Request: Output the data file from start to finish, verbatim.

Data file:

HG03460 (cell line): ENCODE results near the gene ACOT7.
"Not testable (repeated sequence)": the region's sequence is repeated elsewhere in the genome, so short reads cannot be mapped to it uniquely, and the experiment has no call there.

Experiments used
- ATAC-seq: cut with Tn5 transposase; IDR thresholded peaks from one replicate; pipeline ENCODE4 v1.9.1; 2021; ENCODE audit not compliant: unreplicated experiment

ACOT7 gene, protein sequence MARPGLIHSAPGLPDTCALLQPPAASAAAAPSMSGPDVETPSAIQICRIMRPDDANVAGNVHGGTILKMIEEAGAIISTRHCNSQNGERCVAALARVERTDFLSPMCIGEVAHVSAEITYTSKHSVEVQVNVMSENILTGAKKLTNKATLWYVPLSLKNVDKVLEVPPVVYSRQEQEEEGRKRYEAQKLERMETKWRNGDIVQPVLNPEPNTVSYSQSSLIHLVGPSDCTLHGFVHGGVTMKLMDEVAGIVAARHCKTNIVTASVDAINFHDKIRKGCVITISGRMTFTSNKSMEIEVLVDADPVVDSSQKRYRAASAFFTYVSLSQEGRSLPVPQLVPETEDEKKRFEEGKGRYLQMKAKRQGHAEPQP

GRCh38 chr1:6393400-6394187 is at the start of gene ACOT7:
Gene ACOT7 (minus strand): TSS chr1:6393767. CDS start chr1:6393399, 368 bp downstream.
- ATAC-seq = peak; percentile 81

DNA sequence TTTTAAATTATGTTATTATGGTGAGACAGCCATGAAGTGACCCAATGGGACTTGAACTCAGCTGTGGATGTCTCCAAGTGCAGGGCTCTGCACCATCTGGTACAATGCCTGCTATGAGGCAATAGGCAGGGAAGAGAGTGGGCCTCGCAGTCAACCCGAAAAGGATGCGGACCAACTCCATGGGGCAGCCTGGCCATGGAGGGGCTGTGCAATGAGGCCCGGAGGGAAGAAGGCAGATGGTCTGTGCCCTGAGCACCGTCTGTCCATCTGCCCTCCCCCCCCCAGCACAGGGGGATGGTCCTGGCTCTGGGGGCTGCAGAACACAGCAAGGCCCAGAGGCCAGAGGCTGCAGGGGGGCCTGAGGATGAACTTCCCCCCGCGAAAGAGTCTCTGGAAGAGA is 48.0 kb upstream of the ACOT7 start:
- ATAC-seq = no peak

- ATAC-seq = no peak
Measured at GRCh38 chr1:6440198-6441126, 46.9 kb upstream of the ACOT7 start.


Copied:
HG03460 (cell line): ENCODE results near the gene ACOT7.
"Not testable (repeated sequence)": the region's sequence is repeated elsewhere in the genome, so short reads cannot be mapped to it uniquely, and the experiment has no call there.

Experiments used
- ATAC-seq: cut with Tn5 transposase; IDR thresholded peaks from one replicate; pipeline ENCODE4 v1.9.1; 2021; ENCODE audit not compliant: unreplicated experiment

ACOT7 gene, protein sequence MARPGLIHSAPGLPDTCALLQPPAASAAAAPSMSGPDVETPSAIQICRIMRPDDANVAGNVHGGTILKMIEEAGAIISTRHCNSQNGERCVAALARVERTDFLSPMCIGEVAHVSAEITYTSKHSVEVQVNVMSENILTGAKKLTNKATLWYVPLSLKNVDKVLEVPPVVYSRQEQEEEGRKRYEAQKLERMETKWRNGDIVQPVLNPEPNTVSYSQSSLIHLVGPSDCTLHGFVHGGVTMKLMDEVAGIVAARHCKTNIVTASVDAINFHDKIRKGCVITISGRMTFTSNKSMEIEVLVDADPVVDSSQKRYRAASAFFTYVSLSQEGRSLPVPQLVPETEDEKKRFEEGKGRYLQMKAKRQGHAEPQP

GRCh38 chr1:6393400-6394187 is at the start of gene ACOT7:
Gene ACOT7 (minus strand): TSS chr1:6393767. CDS start chr1:6393399, 368 bp downstream.
- ATAC-seq = peak; percentile 81

DNA sequence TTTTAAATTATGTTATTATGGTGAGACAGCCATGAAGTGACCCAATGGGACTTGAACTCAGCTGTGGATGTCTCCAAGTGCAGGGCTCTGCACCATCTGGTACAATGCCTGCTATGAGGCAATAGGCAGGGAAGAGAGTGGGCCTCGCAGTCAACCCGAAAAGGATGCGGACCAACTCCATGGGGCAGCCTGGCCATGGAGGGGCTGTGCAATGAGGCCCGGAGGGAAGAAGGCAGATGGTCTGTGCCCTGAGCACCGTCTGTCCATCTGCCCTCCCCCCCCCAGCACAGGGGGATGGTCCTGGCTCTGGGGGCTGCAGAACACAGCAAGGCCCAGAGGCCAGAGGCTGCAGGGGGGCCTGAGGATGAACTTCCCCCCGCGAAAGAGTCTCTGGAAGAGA is 48.0 kb upstream of the ACOT7 start:
- ATAC-seq = no peak

- ATAC-seq = no peak
Measured at GRCh38 chr1:6440198-6441126, 46.9 kb upstream of the ACOT7 start.